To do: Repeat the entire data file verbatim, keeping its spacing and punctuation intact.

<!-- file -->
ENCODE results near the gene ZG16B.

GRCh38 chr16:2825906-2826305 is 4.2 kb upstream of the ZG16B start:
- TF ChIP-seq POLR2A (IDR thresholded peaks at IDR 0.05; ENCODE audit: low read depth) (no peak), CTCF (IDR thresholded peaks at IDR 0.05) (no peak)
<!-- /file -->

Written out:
ENCODE results near the gene ZG16B.

GRCh38 chr16:2825906-2826305 is 4.2 kb upstream of the ZG16B start:
- TF ChIP-seq POLR2A (IDR thresholded peaks at IDR 0.05; ENCODE audit: low read depth) (no peak), CTCF (IDR thresholded peaks at IDR 0.05) (no peak)